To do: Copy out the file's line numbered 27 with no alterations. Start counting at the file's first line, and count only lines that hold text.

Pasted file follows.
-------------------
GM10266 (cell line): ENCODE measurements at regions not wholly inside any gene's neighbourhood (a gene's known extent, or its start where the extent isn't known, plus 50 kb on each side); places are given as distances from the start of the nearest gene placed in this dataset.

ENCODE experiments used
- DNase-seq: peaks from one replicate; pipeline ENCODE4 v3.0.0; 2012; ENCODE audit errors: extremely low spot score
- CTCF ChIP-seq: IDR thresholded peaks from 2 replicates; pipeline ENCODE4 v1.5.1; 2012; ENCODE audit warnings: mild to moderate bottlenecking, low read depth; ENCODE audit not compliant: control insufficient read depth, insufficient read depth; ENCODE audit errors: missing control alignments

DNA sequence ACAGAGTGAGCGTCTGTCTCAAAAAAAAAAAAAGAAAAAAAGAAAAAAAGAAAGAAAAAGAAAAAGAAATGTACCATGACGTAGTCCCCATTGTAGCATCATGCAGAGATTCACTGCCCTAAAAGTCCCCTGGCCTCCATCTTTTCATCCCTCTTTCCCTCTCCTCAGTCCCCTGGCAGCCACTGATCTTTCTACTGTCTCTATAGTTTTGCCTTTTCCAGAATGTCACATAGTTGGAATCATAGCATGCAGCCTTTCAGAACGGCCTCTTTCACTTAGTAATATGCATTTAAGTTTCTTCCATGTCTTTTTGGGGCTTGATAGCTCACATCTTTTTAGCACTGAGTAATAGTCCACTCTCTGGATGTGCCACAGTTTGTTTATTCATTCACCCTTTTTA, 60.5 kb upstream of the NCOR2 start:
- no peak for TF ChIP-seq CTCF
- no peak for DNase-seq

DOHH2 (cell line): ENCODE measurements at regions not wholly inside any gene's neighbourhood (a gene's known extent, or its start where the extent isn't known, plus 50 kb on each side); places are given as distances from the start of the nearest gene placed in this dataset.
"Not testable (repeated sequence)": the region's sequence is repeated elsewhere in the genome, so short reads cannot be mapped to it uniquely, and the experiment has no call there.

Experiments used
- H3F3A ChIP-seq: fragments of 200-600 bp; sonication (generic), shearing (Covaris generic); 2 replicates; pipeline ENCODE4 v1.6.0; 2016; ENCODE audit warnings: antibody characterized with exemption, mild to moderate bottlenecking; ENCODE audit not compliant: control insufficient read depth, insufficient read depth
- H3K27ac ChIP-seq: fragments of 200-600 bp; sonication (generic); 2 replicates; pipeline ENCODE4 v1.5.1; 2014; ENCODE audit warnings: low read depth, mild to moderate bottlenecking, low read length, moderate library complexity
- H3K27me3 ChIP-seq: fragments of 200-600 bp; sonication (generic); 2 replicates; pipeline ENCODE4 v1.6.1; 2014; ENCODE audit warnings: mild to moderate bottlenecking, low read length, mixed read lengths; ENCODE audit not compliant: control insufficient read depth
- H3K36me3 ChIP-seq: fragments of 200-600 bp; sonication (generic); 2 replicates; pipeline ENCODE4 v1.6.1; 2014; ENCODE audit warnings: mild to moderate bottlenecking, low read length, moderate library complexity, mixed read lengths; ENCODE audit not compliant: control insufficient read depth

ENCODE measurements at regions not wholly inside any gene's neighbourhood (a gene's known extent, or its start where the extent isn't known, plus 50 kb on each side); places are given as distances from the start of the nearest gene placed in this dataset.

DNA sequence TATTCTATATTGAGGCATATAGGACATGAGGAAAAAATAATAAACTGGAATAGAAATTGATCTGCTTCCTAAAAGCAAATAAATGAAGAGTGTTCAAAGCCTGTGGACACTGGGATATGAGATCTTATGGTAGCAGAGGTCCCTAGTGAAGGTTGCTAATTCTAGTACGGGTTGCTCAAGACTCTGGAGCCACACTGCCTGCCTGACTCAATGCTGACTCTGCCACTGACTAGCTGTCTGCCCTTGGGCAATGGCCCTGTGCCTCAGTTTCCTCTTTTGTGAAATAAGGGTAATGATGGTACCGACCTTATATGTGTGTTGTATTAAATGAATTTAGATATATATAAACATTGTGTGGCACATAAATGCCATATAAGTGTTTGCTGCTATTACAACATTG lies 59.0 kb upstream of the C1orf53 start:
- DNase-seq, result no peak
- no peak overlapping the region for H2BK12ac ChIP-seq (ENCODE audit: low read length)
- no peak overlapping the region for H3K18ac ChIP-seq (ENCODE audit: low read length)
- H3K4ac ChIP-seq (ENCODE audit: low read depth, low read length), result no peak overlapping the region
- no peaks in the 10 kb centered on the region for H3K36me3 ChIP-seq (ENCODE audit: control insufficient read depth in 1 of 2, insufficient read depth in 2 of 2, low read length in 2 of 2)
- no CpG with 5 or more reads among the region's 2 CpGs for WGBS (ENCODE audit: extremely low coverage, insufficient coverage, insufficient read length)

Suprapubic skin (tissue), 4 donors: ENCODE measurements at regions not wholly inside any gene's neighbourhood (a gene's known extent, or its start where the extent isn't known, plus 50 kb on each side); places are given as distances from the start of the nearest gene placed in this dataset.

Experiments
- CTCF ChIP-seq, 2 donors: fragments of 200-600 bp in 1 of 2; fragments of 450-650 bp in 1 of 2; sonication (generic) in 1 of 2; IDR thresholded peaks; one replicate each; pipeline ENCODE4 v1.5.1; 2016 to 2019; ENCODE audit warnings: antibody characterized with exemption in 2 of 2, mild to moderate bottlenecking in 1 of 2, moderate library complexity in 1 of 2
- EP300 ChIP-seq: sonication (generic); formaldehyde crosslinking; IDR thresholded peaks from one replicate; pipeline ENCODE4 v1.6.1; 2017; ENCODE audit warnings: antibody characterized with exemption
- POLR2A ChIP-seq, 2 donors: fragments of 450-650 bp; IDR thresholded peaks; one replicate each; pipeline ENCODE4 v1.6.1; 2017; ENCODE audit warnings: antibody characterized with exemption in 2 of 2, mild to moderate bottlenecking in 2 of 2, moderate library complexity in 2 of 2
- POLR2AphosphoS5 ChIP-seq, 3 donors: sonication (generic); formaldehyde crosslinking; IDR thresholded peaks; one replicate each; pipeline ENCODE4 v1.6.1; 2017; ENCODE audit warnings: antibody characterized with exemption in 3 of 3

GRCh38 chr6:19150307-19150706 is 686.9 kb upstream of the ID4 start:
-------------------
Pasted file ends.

- POLR2A ChIP-seq, 2 donors: fragments of 450-650 bp; IDR thresholded peaks; one replicate each; pipeline ENCODE4 v1.6.1; 2017; ENCODE audit warnings: antibody characterized with exemption in 2 of 2, mild to moderate bottlenecking in 2 of 2, moderate library complexity in 2 of 2